Groups like Ansharud Daulad Islamiyah (ADI), which have a presence across several provinces in Indonesia, and the Ahlus Shura Council in the Philippines, see themselves as the beginning of a SE Asian Islamic State, even if they do not yet control any territory. Many of the armed groups in the region are motivated primarily by specific political goals or for financial gain. There are various other insurgent and secessionist groups throughout the region of various ethnic and religious composition.
The region comprises numerous different ethnolinguistic groupings and many grievances of individual groups directly related to their specific circumstances and political grievances. Nonetheless, there are sufficient numbers of groups that could align with ISIS’ ideology and in any case, we have seen that ISIS can be highly pragmatic in creating alliances. It is plausible that they could reach a mutually beneficial arrangement with unaffiliated groups that do not share their ideology in order to achieve mutually beneficial objectives, should the need arise.
South East Asia is in the back-yard of both the Western Hemisphere, as well as Europe. The city of Bandeh Aceh in Indonesia is called the “front porch of Mecca,” because of its position as the staging city for South East Asians to participate in the Hajj.
The prospect, as pointed out by Watts, of South East Asia becoming as entangled in ISIS 2.0 as is Africa, or a re-emerging Middle East, remains a significant threat. The area known as the Tri-Border Area (TBA), comprising of Malaysia’s eastern state of Sabah, Philippines, and Indonesia in the Sulu and Celebes Seas, has witnessed rampant activities of terrorism, kidnappings, armed robbery, smuggling, and other illegal maritime activities. Between 2018 and 2020, there were 40 kidnapping attempts, off the waters of Sabah.
The TBA has long been a hotspot for militant groups, including Abu Sayyaf Group (ASG), Moro Islamic Liberation Front (MILF), and Jemaah Islamiyah (JI). The TBA remains an active zone for human smuggling and kidnapping activities. An Interpol-led operation codenamed, ‘Maharlika III’ carried out in the TBA region from February to March 2020, during the pandemic, resulted in the arrest of more than 180 individuals, (including an ASG member) for various offenses.
The TBA is a Western gunslinging-style frontier on the sea, with pirates, bandits, radicalized Islamists, and criminals of all sorts. It is as lawless as any area on the earth. ISIS 2.0 appears to have the vision to establish itself there with training camps and a launching base into more populated cities, where it can influence many, with its pseudo-form of Islam. Westerners, both travelers as well as expatriates, ought to have a grave concern over the presence of ISIS 2.0 fighters taking an interest in this region.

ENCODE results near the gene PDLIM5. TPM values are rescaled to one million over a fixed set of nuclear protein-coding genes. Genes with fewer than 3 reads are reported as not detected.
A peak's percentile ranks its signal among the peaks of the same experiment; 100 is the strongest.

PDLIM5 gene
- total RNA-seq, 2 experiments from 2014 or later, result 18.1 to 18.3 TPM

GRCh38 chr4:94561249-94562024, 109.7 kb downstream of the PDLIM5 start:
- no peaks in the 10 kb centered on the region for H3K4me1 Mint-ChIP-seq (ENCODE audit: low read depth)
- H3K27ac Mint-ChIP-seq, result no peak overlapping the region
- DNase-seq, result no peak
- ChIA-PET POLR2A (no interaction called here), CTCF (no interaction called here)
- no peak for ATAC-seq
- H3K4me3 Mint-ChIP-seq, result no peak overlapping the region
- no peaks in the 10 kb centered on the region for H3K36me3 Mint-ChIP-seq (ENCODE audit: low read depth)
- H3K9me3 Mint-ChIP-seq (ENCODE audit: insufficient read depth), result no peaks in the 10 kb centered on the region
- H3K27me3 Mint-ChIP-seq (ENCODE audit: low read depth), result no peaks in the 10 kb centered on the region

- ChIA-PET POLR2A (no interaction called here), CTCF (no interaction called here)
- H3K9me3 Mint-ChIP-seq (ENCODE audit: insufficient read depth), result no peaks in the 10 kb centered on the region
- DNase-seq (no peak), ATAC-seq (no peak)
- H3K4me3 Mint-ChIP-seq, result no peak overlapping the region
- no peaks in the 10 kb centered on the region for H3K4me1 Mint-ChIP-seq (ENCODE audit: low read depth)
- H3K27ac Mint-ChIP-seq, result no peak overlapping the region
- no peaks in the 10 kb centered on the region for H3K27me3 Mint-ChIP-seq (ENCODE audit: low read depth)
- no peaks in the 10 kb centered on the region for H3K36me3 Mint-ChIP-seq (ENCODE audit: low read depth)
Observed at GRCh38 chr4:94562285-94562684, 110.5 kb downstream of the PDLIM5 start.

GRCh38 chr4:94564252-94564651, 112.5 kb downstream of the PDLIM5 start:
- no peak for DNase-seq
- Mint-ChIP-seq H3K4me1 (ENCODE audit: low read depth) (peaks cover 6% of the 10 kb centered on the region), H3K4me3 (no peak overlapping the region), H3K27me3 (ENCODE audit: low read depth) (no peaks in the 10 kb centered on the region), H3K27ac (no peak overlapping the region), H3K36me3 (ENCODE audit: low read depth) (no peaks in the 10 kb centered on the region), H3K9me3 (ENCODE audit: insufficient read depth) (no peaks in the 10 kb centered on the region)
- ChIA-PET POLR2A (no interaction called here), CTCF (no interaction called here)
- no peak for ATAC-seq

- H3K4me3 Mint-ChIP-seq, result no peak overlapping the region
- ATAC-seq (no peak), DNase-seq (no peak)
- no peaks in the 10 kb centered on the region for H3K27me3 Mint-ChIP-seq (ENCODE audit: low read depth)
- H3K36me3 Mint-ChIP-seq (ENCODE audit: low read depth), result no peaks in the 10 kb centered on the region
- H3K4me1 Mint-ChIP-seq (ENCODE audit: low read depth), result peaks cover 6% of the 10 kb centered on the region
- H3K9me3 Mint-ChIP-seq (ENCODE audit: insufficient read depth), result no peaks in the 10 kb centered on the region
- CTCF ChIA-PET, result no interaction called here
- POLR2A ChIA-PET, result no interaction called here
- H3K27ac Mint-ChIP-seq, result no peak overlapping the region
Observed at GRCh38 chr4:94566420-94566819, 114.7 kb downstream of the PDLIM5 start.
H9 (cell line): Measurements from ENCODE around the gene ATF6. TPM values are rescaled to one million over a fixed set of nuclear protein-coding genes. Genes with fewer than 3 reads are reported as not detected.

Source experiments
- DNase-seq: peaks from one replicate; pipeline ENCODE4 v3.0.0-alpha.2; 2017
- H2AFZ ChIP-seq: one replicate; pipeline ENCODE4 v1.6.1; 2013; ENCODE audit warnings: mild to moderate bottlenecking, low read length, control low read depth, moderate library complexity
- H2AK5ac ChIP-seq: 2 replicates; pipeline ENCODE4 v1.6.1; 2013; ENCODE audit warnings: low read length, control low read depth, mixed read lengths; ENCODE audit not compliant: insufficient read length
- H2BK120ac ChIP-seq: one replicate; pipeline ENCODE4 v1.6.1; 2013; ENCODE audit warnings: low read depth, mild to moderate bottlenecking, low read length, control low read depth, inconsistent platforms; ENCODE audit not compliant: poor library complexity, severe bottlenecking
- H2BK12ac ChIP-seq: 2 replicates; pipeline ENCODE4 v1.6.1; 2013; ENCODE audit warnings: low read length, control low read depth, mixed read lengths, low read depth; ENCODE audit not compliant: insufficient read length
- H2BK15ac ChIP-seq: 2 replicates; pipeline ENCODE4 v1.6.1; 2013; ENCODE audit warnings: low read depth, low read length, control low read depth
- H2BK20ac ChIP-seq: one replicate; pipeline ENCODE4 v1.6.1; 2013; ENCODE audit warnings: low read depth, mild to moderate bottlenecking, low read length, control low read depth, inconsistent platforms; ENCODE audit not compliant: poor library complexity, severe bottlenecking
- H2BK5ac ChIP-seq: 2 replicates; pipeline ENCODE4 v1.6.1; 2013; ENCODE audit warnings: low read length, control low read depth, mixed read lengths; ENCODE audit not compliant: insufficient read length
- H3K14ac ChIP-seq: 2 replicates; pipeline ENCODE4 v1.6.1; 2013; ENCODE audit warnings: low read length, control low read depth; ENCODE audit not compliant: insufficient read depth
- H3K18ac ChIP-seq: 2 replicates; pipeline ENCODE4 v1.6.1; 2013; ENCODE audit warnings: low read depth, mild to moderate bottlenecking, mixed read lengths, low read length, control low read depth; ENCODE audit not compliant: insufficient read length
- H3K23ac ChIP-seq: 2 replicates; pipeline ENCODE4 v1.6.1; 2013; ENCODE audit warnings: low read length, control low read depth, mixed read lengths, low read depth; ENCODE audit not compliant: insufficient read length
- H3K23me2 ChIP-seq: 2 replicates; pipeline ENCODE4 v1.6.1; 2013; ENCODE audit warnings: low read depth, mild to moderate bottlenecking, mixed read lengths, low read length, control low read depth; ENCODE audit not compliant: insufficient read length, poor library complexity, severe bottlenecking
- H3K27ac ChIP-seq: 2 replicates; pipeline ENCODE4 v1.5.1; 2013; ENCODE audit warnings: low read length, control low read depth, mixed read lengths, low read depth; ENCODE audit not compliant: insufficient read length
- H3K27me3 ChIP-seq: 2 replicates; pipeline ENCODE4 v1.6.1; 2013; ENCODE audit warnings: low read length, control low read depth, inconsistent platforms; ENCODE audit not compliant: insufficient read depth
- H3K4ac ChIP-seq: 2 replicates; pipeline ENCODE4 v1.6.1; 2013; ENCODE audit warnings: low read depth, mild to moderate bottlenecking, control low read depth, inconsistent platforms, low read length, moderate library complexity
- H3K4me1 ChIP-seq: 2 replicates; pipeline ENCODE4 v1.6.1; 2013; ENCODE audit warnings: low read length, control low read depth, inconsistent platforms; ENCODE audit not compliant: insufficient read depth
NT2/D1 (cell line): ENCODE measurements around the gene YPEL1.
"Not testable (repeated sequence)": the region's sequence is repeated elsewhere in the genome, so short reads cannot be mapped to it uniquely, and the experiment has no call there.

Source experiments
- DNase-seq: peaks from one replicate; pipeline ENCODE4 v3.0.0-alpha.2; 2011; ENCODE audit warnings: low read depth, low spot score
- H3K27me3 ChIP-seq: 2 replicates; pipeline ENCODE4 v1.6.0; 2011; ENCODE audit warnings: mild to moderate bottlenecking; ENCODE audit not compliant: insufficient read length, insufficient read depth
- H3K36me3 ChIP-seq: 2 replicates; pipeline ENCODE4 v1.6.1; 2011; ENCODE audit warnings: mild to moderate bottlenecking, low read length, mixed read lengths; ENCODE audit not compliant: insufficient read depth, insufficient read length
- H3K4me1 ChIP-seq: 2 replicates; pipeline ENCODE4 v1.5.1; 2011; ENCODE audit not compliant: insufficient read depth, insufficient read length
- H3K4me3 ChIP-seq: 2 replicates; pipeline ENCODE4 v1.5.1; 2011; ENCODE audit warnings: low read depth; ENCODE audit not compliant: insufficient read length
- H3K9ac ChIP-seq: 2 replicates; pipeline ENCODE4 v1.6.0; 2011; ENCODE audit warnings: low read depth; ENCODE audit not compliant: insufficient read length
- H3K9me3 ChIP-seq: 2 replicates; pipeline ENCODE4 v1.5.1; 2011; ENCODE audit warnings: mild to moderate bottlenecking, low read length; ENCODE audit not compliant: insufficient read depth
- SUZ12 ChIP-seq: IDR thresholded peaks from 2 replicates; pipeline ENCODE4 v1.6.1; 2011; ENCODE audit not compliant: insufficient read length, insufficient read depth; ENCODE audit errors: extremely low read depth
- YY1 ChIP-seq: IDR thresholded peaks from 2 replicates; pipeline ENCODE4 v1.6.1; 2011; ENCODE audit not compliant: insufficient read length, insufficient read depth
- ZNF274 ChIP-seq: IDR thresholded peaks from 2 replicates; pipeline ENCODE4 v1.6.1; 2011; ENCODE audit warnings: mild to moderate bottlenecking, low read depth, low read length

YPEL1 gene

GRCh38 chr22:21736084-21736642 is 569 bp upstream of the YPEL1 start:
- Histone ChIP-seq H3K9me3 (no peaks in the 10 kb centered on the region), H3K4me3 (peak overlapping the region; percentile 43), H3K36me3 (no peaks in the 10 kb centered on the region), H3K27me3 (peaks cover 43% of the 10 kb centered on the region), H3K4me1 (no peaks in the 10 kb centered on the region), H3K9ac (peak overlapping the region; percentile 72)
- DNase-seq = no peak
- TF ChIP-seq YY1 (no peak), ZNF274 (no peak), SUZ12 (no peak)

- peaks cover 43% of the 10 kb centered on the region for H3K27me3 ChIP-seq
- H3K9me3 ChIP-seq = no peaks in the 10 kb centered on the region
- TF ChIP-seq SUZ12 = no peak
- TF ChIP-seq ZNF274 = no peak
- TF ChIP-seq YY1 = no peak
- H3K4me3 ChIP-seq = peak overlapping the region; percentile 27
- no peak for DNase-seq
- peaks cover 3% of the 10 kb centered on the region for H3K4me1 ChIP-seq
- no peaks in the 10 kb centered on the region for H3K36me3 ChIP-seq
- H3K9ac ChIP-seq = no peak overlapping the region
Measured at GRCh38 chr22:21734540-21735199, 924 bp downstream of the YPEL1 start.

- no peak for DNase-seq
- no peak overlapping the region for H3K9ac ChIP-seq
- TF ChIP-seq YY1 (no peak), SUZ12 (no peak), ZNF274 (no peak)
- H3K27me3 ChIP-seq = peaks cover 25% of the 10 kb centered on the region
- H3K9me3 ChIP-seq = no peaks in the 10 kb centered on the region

Indonesia, the Philippines, Malaysia, Thailand, Singapore, China, and Vietnam should take more seriously the threat to their population centers for this emerging danger. There has been a long-festering animosity between all these nations in the Tri-Border Area. They need to look past their differences and consider the growing peril they will be facing soon if there is no order brought to this region.
As of right now, few are taking this threat seriously. The U.S. didn’t take it seriously in Iraq or with President Obama calling the ISIS Junior League: terrorists. Iraq didn’t take it seriously and lost a third of its country before taking it back at great costs, with the help of the U.S. and allies. Syria lost a third of its real estate before it was able to regain control, at great cost to the Kurds and the U.S. military. ISIS is not a force to be ignored. Governments need to take them more seriously and deal with them thoroughly.
The weapons embargo on Iran is coming to an end… https://www.economist.com/middle-east-and-africa/2020/10/13/the-weapons-embargo-on-iran-is-coming-to-an-end
Tigray: Hundreds of civilians reported killed in artillery strikes, warns UN rights chief …https://news.un.org/en/story/2020/12/1080622
For your comments or questions about any of our digests, please feel free to write to me at: firstname.lastname@example.org